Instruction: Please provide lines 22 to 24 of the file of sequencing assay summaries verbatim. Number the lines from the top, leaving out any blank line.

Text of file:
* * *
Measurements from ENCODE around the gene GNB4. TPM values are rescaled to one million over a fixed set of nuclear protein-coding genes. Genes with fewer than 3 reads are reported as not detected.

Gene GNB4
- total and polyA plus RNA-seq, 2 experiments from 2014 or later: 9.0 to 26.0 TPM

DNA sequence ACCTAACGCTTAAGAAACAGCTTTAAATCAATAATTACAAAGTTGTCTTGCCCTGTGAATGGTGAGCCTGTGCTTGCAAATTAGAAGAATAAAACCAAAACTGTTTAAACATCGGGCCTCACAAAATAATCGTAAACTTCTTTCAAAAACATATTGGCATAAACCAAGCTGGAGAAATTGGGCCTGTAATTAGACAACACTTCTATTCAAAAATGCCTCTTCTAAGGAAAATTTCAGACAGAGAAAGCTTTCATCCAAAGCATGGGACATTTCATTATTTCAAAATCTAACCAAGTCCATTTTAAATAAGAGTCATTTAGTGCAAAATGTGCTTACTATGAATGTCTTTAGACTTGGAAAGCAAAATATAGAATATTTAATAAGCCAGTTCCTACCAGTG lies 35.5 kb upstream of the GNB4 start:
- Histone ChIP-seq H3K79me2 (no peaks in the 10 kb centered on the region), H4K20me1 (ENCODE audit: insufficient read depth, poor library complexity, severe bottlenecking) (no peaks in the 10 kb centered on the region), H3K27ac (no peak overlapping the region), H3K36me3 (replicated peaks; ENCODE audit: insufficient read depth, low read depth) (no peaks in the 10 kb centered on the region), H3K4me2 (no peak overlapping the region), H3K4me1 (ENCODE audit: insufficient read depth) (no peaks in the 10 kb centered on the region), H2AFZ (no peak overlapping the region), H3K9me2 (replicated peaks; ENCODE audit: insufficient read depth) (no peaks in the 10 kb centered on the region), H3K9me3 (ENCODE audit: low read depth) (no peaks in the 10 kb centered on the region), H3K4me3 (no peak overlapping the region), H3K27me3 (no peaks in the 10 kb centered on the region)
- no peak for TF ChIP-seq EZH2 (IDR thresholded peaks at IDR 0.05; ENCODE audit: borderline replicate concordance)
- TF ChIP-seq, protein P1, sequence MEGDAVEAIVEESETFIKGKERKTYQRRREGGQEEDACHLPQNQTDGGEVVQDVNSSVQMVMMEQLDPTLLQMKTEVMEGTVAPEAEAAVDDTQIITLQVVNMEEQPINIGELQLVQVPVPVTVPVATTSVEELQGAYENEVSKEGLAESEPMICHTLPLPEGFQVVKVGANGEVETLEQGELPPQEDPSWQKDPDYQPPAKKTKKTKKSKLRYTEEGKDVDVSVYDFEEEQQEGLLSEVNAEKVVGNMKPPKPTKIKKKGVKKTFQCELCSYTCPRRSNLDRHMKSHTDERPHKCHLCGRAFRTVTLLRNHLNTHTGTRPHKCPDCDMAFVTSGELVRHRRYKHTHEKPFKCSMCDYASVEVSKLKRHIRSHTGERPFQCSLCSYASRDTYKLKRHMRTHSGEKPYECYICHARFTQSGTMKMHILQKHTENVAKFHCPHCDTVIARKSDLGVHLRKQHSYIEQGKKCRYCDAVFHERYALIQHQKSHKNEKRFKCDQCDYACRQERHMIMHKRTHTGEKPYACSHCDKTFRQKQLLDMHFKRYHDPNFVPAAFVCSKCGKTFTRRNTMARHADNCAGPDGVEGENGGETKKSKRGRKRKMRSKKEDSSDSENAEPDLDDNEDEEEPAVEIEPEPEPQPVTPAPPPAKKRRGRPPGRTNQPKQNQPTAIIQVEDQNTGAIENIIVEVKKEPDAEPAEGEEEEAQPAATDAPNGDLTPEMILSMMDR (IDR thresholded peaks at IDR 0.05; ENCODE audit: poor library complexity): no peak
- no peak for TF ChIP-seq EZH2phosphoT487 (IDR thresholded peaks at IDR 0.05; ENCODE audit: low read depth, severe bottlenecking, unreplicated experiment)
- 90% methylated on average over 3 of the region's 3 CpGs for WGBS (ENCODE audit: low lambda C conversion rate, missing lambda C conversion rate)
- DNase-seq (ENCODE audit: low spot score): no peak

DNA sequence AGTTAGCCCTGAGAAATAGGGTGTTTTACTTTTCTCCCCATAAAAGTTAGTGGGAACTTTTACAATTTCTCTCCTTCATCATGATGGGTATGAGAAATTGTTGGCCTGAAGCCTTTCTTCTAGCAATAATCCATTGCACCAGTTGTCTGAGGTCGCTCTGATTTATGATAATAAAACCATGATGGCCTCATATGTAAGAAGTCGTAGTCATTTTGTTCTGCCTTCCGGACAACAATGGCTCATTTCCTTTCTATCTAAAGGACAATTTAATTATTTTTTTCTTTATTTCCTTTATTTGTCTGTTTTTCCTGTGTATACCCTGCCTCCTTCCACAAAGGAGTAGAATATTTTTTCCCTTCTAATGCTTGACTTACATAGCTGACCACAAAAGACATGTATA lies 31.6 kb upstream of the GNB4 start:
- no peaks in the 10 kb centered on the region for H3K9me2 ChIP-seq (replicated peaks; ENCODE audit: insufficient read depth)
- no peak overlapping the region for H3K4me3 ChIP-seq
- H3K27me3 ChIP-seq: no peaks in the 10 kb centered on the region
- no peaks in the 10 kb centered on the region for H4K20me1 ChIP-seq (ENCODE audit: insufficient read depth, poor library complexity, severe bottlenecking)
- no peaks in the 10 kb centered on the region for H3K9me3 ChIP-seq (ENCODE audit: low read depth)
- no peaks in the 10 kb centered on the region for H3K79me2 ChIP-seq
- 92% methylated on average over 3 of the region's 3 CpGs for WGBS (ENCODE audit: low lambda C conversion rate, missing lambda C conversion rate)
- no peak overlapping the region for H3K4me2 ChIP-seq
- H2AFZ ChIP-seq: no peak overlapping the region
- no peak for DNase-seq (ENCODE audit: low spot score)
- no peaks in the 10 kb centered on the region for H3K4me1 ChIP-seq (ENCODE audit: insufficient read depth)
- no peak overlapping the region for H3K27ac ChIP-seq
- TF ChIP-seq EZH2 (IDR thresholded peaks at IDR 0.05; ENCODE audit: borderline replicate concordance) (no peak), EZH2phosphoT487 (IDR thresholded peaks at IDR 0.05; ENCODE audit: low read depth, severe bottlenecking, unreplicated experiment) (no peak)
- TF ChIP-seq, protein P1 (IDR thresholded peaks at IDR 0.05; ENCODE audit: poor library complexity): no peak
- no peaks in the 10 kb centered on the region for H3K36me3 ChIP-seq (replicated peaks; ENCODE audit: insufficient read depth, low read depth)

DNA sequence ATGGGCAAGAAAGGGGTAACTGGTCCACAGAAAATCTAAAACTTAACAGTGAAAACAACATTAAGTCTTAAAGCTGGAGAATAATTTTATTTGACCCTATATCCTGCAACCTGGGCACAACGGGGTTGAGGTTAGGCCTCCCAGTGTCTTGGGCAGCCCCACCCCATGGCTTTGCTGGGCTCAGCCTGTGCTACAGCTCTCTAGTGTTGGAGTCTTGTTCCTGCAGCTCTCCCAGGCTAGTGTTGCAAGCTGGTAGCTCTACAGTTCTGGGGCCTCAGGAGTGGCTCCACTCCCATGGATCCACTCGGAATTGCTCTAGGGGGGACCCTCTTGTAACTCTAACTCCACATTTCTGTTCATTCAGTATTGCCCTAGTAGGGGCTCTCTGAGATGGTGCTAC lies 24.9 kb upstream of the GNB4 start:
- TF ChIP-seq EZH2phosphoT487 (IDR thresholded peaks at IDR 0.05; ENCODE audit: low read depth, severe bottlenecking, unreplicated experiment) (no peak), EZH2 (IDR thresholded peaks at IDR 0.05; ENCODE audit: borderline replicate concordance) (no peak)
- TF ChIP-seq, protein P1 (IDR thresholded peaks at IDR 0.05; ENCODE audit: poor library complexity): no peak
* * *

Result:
- no peaks in the 10 kb centered on the region for H3K4me1 ChIP-seq (ENCODE audit: insufficient read depth)
- no peak overlapping the region for H3K27ac ChIP-seq
- TF ChIP-seq EZH2 (IDR thresholded peaks at IDR 0.05; ENCODE audit: borderline replicate concordance) (no peak), EZH2phosphoT487 (IDR thresholded peaks at IDR 0.05; ENCODE audit: low read depth, severe bottlenecking, unreplicated experiment) (no peak)